Five questions on Threat Hunting
by Tina Siering
Every organization faces the challenge of making its own networks as immune as possible to the growing cyber threats. This requires a basic understanding of the various IT security techniques. Threat hunting is one of these effective methods. The following five questions come up particularly frequently in connection with threat hunting.
What is Threat Hunting?
Threat hunting uses modern software and artificial intelligence to continuously analyze a network for anomalies and IOCs (Indicators of Compromise). The aim is to identify conspicuous behavior patterns and thus to detect unauthorized intruders in the network at an early stage. In recent years, a completely new threat has emerged in the form of advanced persistent threats. Advanced Persistent Threats are characterized by their highly professional execution, in which cybercriminals manage to tap security data undetected by IT under the worst circumstances.
The key difference to basic preventive security measures, such as the firewall or antivirus software, is the active approach to "cyber threat hunting". Passive security tools are not suited to defend against common and known threats, much less advanced techniques over an extended period of time. Threat hunting uses security information and event management (SIEM) solutions or the MITRE & ATT&CK framework, for example. The more information and data sets IT Security has at its disposal, the more likely it is to succeed - especially when it comes to Advanced Persistent Threats.
What are the advantages of threat hunting?
The decisive advantage of active threat hunting is that intruders are detected in a network even before they can cause damage. Threat hunters basically assume that cybercriminals have already taken up residence in the IT infrastructure to be protected. They therefore look specifically for traces that can be traced back to criminal activities.
To do this, they check every IP address connected to the network to detect IoCs. Think of this as actively checking the security integrity of the system. In sprawling network environments, it can take a lot of work to check every system. However, it is the only way to know for sure if criminal actors are already on the network. So if your goal is to maintain the integrity of your network, Threat Hunting provides the ultimate verification that you are safe.
How does threat hunting improve an organization's IT security?
While the focus is on finding intruders, threat hunting also offers the opportunity to fundamentally review established security processes: If an attacker is detected in the system, the starting point of compromise can then be identified. With threat analysis, threat hunting thus provides solid data to identify and close vulnerabilities in IT security.The global IT security situation has changed so drastically in the recent past that threat hunting should become a standard requirement in cyber security.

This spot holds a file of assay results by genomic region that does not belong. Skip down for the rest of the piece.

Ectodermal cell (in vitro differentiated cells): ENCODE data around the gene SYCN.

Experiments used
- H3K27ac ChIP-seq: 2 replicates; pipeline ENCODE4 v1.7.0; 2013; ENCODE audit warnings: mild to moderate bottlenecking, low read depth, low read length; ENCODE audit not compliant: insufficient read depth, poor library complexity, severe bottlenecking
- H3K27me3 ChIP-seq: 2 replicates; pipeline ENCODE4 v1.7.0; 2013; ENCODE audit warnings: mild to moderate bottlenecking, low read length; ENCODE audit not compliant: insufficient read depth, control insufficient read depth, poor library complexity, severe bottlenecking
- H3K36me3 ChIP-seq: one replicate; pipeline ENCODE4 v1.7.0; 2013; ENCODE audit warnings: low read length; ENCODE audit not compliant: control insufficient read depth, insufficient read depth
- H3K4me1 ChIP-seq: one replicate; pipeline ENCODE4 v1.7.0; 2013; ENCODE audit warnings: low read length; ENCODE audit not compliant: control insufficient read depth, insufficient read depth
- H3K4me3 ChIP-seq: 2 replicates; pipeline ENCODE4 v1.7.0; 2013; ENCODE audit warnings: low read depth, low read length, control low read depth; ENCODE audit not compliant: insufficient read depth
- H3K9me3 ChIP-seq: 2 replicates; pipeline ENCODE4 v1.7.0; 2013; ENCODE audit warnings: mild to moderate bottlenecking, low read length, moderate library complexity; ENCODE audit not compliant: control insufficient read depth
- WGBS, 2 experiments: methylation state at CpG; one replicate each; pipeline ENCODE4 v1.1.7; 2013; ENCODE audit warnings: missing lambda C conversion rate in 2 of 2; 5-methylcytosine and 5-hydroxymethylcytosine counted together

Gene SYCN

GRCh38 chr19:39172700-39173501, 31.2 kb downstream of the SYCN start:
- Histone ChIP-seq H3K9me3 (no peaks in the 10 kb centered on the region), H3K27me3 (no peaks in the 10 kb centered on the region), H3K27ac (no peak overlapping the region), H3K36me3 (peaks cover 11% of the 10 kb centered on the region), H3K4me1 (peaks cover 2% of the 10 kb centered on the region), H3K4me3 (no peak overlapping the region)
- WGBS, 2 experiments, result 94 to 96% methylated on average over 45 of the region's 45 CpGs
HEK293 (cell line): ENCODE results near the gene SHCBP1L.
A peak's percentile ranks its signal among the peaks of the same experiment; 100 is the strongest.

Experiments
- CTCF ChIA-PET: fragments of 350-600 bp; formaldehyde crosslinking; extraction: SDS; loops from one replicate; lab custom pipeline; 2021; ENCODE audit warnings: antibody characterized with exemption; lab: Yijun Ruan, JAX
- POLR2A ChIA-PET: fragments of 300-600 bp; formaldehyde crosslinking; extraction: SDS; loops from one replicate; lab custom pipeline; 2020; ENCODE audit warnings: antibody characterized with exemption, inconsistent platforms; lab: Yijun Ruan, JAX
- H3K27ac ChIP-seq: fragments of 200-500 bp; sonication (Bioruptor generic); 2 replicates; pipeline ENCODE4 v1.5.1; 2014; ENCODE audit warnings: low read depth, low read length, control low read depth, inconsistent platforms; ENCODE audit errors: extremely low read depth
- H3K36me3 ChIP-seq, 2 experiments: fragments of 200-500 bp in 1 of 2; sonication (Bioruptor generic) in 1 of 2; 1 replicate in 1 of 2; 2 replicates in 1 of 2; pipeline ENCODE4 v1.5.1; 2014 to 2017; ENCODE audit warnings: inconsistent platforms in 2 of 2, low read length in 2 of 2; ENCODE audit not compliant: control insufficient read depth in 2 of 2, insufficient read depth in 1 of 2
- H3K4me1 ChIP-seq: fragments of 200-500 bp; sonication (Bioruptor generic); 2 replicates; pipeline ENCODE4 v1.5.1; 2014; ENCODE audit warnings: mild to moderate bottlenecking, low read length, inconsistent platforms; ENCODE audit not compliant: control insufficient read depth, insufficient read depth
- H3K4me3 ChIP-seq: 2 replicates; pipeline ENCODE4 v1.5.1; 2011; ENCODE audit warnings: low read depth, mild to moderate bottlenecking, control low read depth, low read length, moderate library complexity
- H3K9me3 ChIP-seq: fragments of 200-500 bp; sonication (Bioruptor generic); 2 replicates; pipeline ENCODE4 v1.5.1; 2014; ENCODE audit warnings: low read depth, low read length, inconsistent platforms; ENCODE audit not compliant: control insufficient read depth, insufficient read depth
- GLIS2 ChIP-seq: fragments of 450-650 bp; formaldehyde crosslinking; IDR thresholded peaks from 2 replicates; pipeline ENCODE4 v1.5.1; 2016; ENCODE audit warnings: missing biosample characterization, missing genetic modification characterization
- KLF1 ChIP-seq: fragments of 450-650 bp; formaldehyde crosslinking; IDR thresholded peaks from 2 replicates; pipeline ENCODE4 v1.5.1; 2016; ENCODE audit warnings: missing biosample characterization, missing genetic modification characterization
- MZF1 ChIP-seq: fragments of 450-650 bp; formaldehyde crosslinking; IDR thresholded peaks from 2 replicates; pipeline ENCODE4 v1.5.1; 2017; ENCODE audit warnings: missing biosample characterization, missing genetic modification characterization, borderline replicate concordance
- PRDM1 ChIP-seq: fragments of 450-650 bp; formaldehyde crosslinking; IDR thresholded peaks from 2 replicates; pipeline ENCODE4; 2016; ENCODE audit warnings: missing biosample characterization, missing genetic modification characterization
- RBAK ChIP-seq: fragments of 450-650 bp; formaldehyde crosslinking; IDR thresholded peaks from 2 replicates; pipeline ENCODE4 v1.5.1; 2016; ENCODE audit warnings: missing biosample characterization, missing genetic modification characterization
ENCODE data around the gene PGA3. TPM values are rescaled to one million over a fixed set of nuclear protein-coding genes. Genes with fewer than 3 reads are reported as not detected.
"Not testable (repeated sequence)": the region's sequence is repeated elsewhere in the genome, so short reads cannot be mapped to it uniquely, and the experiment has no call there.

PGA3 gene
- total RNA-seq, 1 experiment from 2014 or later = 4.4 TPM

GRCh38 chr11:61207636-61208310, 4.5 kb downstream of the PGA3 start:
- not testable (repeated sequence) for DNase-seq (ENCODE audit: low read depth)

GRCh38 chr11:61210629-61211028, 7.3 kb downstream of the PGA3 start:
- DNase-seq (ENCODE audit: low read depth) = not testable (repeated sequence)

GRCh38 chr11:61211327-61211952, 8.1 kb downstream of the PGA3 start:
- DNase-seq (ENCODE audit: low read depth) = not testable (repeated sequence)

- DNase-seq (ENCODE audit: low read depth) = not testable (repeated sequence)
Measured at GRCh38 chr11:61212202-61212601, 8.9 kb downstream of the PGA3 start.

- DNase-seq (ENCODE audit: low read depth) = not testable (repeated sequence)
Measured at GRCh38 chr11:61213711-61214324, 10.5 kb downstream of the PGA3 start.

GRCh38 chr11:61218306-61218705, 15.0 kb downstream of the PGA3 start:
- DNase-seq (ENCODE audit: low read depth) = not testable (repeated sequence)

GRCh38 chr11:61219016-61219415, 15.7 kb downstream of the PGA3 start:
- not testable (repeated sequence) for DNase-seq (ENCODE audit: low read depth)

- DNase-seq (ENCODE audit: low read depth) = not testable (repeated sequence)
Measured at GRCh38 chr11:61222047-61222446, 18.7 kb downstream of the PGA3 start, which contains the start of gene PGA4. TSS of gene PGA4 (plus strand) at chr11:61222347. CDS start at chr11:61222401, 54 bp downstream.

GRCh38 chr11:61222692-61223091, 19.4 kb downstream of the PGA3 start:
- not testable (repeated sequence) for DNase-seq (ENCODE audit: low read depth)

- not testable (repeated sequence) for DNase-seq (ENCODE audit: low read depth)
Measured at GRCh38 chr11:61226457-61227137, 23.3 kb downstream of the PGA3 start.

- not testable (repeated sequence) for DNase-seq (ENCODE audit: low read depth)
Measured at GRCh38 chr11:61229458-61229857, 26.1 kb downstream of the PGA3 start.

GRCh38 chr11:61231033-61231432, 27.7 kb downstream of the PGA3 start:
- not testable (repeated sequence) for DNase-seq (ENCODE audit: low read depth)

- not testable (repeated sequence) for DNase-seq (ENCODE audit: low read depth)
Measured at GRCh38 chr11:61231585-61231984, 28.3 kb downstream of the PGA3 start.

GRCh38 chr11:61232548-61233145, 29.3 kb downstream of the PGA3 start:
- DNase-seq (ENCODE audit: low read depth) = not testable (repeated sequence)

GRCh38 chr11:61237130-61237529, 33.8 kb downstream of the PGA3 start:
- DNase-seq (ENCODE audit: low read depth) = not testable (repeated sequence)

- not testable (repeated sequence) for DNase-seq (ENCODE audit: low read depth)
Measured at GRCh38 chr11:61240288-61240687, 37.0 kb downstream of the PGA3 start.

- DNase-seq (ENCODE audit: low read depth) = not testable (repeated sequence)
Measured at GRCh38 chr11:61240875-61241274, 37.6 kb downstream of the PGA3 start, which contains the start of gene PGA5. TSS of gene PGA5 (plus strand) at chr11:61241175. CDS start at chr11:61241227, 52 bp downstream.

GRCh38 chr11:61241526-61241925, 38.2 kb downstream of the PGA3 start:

Does Threat Hunting also protect IoT devices?
In principle, Threat Hunting is suitable for protecting all systems within a network. This also includes IoT devices. Threat hunting focuses on log data as well as traffic on the network. IoT devices do not always record log data, so controlling direct access is not always possible. However, this also prevents manual control of accesses via log data. However, the traffic on the network, which takes place via TCP/IP, is the same for all systems. This is where threat hunting solutions are particularly effective in protecting IoT devices, partly because other IT security solutions are not compatible with these end devices.
Is there a difference between Cyber Threat Hunting and Network Threat Hunting?
Cyber threat hunting is a general term that covers all types of attacker detection. This can be on the network or on each individual host itself. Network Threat Hunting, as the name suggests, specifically looks for attackers by analyzing network traffic.
Conclusion on Threat Hunting
Threat Hunting is the ultimate test of your enterprise network security by proactively and continuously analyzing a network for anomalies. This instantly identifies attacker communications to Command & Control Servers (C&Cs). A compromise can thus be detected the moment attackers enter the system - rather than the 200 days or so it takes on average to detect a security incident.
With the Active Cyber Defense (ACD) service, secion offers a threat hunting solution as a managed service with which companies can secure their network at the highest possible level. Special software is used that monitors all systems around the clock. Suspicious cases are reported in real time. If action is required, customers are immediately informed by the response team about the detected attack activities and receive concrete recommendations for action to prevent the cyber attack.